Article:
Moms are encouraged to engage in skin-to-skin contact with their newborns within moments of their arrival and the practice has a slew of benefits. But mothers aren't the only ones who should be cozying up to their little ones. A recent study shows just how important it is for dads to participate in skin-to-skin. The hormonal boost that they receive from these cuddles could make them better caregivers.
A team of researchers from the University of Notre Dame looked at how dads' biology around the time of their children's birth affects their parenting, according to Science Daily. Dame Assistant Professor of Anthropology Lee Gettler and lead author Patty Kuo teamed up with Notre Dame psychologists and Memorial Hospital of South Bend to analyze testosterone and cortisol in 298 men on the first two days of their newborns' lives.
The study, published in the journal Hormones and Behavior, found that dads with elevated cortisol levels while holding their infants, such as during skin-to-skin, were more likely to be involved with caring for and playing with their infants during the first months of their lives. Nurses at Memorial Hospital collected saliva samples from the fathers roughly an hour after their children's birth in order to gauge their hormone levels. While the hospital is not directly connected to the hospital, the nurses told Science Daily that they were glad to participate, as the study is in line with their beliefs about the importance of skin-to-skin.
Gettler explained to Science Daily this study exemplifies the importance of fathers' presence at birth and engagement thereafter:
What we see in the special days around birth is that dads' hormones -- how much dads are producing overall and how their hormones quickly change when they hold their newborns -- are linked to what fathers are doing months later. This relates to how men establish bonds with their newborns as well as with their partners and how they will co-parent.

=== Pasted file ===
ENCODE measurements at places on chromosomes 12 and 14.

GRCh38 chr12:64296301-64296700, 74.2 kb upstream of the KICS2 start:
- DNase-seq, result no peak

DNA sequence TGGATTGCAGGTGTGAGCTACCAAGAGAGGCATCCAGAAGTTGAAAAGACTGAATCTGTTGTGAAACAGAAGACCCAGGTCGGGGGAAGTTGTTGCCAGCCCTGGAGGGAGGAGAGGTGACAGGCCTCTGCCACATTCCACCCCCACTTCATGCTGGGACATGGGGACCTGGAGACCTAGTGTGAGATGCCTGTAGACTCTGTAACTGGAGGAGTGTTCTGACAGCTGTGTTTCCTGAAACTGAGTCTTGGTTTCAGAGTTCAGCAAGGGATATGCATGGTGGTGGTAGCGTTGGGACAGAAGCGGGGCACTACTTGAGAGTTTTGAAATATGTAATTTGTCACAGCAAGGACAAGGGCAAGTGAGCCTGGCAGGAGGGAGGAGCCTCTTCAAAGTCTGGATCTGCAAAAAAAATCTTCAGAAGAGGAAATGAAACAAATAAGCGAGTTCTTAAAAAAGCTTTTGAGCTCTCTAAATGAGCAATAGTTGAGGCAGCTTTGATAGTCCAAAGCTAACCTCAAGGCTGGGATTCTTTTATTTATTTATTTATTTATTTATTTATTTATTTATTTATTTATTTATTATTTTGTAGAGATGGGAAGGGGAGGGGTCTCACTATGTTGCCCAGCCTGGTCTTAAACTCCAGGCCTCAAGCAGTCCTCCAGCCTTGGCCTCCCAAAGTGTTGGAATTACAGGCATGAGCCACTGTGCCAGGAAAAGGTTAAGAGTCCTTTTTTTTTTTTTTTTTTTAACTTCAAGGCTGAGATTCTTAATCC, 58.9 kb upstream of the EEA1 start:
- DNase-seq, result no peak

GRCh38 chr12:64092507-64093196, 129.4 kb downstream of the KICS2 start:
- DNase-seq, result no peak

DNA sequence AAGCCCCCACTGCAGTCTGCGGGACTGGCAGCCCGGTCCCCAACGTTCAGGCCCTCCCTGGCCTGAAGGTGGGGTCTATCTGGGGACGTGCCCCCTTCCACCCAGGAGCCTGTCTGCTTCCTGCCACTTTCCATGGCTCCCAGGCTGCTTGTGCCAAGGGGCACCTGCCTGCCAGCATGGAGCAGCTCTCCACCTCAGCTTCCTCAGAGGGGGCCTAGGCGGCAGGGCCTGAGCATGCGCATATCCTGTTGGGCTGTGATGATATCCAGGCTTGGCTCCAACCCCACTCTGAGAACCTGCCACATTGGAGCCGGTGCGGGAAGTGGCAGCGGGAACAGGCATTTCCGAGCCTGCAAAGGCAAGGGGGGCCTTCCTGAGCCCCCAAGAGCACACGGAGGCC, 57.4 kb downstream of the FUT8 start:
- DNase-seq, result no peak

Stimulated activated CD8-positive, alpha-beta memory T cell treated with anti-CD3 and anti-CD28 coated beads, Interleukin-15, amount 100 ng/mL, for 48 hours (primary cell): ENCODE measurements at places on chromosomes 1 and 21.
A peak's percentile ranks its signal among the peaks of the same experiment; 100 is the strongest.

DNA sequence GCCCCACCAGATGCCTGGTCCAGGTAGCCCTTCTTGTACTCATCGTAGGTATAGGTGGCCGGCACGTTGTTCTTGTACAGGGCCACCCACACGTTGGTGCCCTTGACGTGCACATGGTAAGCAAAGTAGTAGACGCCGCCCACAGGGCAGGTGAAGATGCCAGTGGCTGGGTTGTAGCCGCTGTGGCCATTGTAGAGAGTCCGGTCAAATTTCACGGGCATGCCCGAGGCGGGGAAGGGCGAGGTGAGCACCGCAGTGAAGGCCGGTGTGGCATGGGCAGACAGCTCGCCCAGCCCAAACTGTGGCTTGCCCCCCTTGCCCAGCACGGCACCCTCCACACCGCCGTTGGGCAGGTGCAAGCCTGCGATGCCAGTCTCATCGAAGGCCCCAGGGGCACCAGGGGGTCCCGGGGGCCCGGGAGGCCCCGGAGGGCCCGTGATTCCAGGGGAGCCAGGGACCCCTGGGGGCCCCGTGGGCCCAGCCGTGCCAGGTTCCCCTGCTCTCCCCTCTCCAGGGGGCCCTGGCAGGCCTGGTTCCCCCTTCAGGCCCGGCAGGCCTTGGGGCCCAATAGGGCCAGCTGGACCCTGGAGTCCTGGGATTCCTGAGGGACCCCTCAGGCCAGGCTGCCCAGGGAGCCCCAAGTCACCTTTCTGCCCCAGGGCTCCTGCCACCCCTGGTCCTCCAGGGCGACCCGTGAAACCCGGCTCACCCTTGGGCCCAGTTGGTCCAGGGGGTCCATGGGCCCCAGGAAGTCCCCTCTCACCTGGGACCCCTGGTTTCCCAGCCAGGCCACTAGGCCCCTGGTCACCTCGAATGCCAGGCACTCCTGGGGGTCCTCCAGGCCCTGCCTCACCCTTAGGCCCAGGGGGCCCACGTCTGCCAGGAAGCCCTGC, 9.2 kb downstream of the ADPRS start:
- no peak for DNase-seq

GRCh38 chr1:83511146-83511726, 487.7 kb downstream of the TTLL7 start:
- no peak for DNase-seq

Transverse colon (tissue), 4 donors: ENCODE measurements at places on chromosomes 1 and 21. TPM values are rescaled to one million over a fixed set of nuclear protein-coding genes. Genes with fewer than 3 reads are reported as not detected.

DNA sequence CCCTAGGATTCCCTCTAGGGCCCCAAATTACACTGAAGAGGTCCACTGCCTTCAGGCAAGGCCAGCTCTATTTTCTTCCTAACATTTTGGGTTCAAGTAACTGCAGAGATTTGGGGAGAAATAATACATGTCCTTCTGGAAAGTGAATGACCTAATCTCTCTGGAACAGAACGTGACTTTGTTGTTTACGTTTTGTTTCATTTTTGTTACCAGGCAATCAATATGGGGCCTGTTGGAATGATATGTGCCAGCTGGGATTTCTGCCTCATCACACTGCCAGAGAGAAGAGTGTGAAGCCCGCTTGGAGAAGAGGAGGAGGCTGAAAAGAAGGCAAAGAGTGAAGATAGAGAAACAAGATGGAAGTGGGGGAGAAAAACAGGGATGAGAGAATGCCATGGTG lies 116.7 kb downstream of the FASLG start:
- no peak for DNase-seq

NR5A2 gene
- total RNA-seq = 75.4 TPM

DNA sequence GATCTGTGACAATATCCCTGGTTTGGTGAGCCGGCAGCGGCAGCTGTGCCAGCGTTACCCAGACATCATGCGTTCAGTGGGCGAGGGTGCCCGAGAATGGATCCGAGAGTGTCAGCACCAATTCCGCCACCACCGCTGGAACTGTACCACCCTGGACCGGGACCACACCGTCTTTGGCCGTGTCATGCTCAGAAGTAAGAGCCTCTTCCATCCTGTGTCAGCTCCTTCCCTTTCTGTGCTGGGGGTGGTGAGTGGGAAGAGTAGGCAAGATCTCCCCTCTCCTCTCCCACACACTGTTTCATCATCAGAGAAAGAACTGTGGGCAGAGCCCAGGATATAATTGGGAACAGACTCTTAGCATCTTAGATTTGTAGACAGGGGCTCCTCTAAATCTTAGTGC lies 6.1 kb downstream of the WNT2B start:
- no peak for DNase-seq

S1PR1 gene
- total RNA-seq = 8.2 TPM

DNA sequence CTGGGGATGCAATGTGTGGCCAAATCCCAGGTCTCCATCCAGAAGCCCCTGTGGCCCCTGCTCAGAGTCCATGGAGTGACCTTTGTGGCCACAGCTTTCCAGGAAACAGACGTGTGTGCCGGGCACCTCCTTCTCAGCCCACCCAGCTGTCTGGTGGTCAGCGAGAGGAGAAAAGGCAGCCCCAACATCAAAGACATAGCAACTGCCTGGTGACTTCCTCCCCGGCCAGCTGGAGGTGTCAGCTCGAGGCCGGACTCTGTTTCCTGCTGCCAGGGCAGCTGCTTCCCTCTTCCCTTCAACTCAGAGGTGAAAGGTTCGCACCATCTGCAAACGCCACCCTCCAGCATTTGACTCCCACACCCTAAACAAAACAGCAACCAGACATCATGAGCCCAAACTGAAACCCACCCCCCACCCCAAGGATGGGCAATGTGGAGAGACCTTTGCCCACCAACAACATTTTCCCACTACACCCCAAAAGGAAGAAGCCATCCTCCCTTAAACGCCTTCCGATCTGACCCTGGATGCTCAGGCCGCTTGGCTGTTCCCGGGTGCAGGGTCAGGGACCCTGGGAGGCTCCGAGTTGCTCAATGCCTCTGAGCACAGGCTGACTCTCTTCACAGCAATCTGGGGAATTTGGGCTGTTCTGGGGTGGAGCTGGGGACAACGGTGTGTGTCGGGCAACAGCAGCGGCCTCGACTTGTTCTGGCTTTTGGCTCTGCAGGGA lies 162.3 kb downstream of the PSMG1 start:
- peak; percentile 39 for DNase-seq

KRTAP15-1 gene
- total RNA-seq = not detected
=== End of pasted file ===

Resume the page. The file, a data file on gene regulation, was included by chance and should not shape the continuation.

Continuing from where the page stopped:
In similar research, Dr. Nils Bergman examined the importance of skin-to-skin for fathers. His findings, presented at the Academy of Breastfeeding Medicine, suggested that kangaroo care actually rewires dads' brains. Just 30 minutes of skin-to-skin time with their babies causes a rise other important hormones: dopamine and oxytocin, according to Baby Belly. These hormonal changes create a positive association with close interaction with their babies in fathers' brains. Therefore, skin-to-skin could help fathers kickstart their parenting instincts.
Aside from hormonal boosts, skin-to-skin contact with dads also empowers them to care for their children, facilitates emotional healing, and enables them to read babies' hunger cues, according to Belly Baby. Considering all of the ways in which kangaroo care benefits fathers and babies, families should make it a priority following birth.
When writing for Pregnancy and Baby, Sharon Muza, BS, CD(DONA), BDT(DONA), LCCE, FACCE, outlined how parents can do so. She recommends making use of the time when mom is away from baby immediately after birth, such as going to the restroom or showering:
This is the ideal time for her partner to settle in to a comfortable chair and get to know his newborn. He should choose a cozy location — ideally a rocking chair, if available — and have a few pillows handy, including one behind dad’s back. After being seated, have dad take off his shirt and keep baby dressed in just a diaper. Have a few warm, soft blankets ready to cover the baby with.
From there, dad places the baby so that they are chest-to-chest, supporting baby with two hands and covering them both in a blanket. The two can stay like that for a while, letting the bond grow. Muza also explained that in some instances, moms may not be able or willing to hold their newborn immediately after birth:
In some cases, mom may not be able or want to hold her newborn immediately after birth. If this is the case, partner’s chest is the perfect place for the baby to wait until mom is ready and able to snuggle with her baby. Baby will appreciate the sounds and sensations of being held by her father, and quickly settle down.
As important as it is for mothers and babies to bond, dads are key too. Studies such as Gettler and Kuo's play an important role in bringing dads' roles to the forefront.